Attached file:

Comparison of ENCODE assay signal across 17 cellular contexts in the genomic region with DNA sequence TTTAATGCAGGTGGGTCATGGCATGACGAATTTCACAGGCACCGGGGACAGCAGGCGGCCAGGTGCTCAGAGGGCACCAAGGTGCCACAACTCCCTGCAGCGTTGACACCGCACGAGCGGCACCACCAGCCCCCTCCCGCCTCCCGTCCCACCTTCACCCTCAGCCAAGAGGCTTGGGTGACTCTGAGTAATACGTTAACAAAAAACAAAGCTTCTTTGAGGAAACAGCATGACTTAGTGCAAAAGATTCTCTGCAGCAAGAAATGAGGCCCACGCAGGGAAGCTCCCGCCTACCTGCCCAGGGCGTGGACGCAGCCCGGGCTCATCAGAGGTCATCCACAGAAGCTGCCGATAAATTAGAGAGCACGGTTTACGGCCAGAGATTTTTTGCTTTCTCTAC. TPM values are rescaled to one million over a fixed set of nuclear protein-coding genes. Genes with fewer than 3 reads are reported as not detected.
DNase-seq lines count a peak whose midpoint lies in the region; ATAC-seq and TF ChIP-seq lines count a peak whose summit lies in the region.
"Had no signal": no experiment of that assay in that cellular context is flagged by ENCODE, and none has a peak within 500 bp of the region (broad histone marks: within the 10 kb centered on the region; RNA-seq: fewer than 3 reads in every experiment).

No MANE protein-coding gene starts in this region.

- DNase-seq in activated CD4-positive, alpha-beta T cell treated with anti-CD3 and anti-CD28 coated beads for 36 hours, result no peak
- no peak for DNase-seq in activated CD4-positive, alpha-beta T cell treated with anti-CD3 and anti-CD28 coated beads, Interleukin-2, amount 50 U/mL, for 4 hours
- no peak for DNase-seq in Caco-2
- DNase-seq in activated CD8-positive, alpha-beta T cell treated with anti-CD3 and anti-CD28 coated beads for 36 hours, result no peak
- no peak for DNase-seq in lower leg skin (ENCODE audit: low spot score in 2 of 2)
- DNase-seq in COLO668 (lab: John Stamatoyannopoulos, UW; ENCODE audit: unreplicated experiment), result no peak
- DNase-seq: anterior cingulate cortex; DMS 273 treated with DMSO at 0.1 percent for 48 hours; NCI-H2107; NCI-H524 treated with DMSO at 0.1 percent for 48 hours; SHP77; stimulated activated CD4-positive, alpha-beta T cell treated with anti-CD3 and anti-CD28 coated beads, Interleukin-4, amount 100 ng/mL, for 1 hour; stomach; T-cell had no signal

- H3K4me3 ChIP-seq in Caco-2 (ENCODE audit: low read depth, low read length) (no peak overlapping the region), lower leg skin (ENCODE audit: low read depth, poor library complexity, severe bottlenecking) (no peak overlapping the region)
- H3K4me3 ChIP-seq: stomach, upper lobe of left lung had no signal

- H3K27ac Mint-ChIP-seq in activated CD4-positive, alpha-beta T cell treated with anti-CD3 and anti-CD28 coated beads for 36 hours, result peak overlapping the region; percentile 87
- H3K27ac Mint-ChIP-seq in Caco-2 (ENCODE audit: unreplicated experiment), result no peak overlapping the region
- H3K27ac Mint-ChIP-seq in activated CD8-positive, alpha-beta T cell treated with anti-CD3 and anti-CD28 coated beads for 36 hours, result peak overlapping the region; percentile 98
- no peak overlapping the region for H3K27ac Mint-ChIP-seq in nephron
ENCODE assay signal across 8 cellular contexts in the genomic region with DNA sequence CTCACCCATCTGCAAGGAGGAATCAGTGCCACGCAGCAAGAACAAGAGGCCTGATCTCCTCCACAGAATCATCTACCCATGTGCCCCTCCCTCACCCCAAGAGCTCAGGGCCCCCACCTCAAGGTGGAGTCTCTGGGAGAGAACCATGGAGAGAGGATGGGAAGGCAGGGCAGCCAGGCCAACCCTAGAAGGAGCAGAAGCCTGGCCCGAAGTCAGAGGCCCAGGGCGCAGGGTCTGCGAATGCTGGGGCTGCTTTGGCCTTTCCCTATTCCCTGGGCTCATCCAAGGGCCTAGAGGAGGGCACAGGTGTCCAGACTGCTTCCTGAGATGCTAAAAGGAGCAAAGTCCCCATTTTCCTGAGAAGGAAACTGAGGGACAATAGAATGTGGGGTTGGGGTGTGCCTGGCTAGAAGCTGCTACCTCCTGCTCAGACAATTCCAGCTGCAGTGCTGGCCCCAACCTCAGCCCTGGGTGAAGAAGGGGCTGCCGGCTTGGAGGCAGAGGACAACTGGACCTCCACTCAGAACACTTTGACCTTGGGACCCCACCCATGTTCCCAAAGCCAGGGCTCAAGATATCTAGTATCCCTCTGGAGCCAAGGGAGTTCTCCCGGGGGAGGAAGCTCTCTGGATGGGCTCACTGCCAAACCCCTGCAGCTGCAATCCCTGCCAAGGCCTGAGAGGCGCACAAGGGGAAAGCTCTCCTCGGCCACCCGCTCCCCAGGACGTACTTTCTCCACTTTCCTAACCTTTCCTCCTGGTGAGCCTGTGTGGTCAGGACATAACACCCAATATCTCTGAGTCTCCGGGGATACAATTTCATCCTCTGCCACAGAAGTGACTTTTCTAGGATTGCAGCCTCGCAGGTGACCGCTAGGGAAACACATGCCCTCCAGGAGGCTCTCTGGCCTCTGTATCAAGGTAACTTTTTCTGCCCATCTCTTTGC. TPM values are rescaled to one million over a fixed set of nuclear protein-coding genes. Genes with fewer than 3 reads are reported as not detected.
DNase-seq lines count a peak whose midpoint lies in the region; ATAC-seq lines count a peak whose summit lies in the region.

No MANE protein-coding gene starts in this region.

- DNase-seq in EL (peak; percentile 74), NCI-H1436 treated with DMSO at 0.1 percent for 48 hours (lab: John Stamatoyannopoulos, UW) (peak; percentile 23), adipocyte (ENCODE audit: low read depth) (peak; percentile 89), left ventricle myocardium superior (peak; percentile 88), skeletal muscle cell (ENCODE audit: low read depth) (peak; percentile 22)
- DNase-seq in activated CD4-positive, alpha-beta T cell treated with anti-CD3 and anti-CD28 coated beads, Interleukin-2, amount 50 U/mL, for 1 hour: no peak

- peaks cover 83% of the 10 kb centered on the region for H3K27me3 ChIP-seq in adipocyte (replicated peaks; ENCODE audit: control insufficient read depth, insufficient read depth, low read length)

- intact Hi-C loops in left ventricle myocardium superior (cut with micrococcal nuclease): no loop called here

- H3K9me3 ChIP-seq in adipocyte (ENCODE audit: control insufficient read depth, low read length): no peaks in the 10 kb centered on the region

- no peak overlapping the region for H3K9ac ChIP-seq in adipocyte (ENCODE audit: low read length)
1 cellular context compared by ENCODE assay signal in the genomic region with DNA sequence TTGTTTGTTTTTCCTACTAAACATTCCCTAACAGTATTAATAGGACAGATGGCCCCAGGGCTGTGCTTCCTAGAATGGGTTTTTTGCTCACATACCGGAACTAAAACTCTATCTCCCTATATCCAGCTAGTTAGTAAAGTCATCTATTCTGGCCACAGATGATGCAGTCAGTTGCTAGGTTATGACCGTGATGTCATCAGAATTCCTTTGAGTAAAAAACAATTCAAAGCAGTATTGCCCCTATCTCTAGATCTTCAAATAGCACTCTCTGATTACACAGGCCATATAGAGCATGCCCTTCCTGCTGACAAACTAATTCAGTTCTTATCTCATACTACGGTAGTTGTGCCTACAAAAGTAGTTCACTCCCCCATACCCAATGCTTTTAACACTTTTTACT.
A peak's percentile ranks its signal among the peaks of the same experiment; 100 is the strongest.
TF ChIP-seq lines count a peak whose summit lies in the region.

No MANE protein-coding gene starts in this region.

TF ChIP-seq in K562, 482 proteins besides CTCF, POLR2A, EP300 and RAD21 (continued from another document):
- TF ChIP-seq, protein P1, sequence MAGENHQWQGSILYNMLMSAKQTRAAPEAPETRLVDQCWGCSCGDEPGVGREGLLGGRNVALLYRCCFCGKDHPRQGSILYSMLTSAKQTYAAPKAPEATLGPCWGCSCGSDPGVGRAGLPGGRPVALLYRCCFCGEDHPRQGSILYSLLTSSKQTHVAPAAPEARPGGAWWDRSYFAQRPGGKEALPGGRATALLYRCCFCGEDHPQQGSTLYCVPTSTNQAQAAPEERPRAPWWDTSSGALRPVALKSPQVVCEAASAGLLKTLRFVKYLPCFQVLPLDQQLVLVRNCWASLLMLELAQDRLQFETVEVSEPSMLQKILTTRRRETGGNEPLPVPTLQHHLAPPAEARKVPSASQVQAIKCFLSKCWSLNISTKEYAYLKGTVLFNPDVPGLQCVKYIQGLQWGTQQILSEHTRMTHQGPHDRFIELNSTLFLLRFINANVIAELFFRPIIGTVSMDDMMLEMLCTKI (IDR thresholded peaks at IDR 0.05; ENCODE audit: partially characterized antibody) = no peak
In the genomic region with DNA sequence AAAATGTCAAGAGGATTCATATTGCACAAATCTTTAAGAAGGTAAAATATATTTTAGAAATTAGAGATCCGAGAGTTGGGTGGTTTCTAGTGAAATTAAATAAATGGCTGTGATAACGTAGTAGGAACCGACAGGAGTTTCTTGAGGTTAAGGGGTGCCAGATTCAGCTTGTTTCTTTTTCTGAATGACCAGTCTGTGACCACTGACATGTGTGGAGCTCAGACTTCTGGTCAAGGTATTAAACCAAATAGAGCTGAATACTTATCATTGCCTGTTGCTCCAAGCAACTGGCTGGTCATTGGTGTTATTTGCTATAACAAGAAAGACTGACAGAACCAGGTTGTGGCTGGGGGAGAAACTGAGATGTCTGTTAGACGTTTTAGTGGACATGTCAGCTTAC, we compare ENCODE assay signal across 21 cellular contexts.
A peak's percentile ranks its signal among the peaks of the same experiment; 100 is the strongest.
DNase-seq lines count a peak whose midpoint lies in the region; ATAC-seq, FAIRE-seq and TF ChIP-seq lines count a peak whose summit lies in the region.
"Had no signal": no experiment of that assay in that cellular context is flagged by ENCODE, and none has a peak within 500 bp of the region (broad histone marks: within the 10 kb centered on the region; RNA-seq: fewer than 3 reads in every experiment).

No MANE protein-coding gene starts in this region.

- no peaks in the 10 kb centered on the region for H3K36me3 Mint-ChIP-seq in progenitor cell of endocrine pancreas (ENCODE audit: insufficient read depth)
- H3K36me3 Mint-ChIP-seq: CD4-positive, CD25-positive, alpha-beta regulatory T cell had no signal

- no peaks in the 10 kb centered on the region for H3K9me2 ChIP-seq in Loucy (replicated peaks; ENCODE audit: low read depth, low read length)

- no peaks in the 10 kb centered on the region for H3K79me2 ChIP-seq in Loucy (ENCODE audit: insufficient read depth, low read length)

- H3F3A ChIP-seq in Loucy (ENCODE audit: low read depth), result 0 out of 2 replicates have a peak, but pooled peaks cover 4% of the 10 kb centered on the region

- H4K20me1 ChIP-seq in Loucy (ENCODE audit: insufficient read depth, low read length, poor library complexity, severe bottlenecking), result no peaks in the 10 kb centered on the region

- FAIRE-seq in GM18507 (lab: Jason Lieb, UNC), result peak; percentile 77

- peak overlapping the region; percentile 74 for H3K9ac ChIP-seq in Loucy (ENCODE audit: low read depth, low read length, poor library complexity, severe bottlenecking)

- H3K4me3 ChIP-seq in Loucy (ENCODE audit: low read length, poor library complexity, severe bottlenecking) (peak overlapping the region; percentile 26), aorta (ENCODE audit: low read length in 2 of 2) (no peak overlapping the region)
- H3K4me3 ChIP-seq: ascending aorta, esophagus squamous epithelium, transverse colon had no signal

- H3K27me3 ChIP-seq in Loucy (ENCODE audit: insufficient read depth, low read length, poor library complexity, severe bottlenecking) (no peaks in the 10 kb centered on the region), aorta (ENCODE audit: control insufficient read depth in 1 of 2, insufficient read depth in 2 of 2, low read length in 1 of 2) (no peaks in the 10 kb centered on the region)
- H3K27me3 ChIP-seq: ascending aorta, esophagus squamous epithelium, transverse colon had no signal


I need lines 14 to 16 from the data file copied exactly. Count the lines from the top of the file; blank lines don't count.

- H3K27ac Mint-ChIP-seq in activated CD4-positive, alpha-beta T cell treated with anti-CD3 and anti-CD28 coated beads for 36 hours, result peak overlapping the region; percentile 87
- H3K27ac Mint-ChIP-seq in Caco-2 (ENCODE audit: unreplicated experiment), result no peak overlapping the region
- H3K27ac Mint-ChIP-seq in activated CD8-positive, alpha-beta T cell treated with anti-CD3 and anti-CD28 coated beads for 36 hours, result peak overlapping the region; percentile 98